Halliday, however, mirrored her comments from February regarding the contract talks when obliquely questioning whether the union was taking the city’s stance into account. At the bargaining table, said Halliday, the other side “need[s] to respect that position and understand it as best you can and acknowledge that it’s valid.” Nevertheless, Halliday, who said her grandfather was a labor leader, believes the council’s decision helps guarantee pension promised to workers in the past will be paid in the future. “We do not want unhappy workers,” she added.

Calling them “our union brothers and sisters,” Salinas, also a member of two teachers’ unions, said Hayward needs a “new normal” when it comes to labor peace. He says his hands and those of the city were tied during negotiations. He implied other labor units who made concessions to the city did their homework when it came to the city’s budget realities, while SEIU Local 1021 did not. “It’s this constant dance back and forth that we constantly have to do,” he said, “We should focus on trust instead.”

Friday, April 4, 2014

Oakland Mayoral Candidates Discuss the Election's Defining Issue—Public Safety

A full house at Oakland's Temple Sinai Thursday night listened as nine of the city's mayoral candidates discuss a single issue--public safety. PHOTO/Steven Tavares
OAKLAND | MAYOR | Public safety, the likely signature issue of this year's Oakland mayoral election, received its very own candidate's forum Thursday night. Nine of the expansive list of challengers to Mayor Jean Quan offered their solutions for reducing violent crime in Oakland while sharply criticizing the current leadership at City Hall.

"You'll know when you're safe when you don't have to have public forums dedicated to public safety," said Joe Tuman, a university professor who finished fourth during the 2010 mayoral campaign. In the meantime, polls repeatedly show Oaklanders rank public safety, or the lack thereof, as the city's most pressing problem. Although nearly every candidate is running on a platform to reduce crime, few described specific approaches or how they woud fund the costly expenditure with Election Day just over eight months away.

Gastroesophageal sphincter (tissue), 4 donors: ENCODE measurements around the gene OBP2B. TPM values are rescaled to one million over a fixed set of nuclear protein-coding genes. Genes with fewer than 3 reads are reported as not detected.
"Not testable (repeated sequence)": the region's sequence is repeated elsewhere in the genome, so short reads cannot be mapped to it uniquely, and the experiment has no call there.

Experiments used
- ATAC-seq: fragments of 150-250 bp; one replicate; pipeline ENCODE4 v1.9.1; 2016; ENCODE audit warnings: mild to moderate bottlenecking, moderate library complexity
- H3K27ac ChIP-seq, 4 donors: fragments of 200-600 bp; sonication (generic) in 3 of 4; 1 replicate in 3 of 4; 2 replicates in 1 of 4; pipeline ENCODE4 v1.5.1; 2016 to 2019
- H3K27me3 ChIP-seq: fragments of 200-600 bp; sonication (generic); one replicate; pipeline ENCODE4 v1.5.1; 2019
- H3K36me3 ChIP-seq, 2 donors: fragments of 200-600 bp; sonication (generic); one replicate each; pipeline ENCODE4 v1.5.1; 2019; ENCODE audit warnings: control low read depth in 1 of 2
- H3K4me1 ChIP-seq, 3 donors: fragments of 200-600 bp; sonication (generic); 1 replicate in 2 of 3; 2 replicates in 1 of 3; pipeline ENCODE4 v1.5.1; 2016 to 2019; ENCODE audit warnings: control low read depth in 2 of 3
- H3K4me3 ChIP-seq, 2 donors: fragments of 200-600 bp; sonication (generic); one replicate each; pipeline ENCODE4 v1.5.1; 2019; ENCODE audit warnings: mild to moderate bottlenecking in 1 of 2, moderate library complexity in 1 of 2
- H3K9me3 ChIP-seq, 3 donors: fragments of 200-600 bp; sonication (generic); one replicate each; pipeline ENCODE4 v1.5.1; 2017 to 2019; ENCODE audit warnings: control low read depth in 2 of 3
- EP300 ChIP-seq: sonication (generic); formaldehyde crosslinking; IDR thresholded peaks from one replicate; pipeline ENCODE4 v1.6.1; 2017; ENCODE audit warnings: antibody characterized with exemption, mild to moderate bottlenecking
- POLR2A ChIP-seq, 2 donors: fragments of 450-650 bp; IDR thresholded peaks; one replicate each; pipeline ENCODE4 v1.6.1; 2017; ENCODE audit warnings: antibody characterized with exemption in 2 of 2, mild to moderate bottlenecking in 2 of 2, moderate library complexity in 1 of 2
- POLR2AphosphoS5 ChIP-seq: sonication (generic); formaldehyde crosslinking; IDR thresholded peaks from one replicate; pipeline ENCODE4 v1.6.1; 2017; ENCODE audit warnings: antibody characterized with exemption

Some like Port of Oakland Commissioner Bryan Parker said Oakland's understaffed police department should increase its number of officers to 800. But when asked how he would pay for the expensive process of conducting police academies and graduating enough cadets to fill those slots, Parker said, "The money is there, but its being wasted" on multi-million dollar legal settlements stemming from the crackdown on Occupy Oakland, an resident injured in a gaping pothole and salary spent on the federal overseer appointed to reform the OPD. Tuman estimated the number of cops needed to keep Oakland safe is more like 900, while Dan Siegel, a well-known Oakland civil rights attorney, offered a more modest estimate of 650-700 officers. "It's not a question of how many, but how smartly we use them," he said. Siegel's plan would assign nine officers and two detective to 60 beats across the city. He says the arrangement will help foster better understanding and knowledge of the each specific neighborhood.

Others were deeply critical of Quan's leadership over the last three years. City Auditor Courtney Ruby said Oakland has a "leadership deficit" and added, "as auditor, I look at the hard numbers, not excuses." Jason "Shake" Anderson, a Green Party candidate and member of the Occupy Oakland movement called Quan's administration "dysfunctional" following the the departure of yet another top city official this week. "Right now, we're failing at government." In fact, three of the first four candidates to open the nearly three-hour forum took direct shots at Quan, who often appeared to be staring blankly with arms crossed. Oakland activist Nancy Sidebotham said Oakland's political machine has run the mayor's office for the past three decades. "I'm running for mayor because I'm angry. I want change," she said.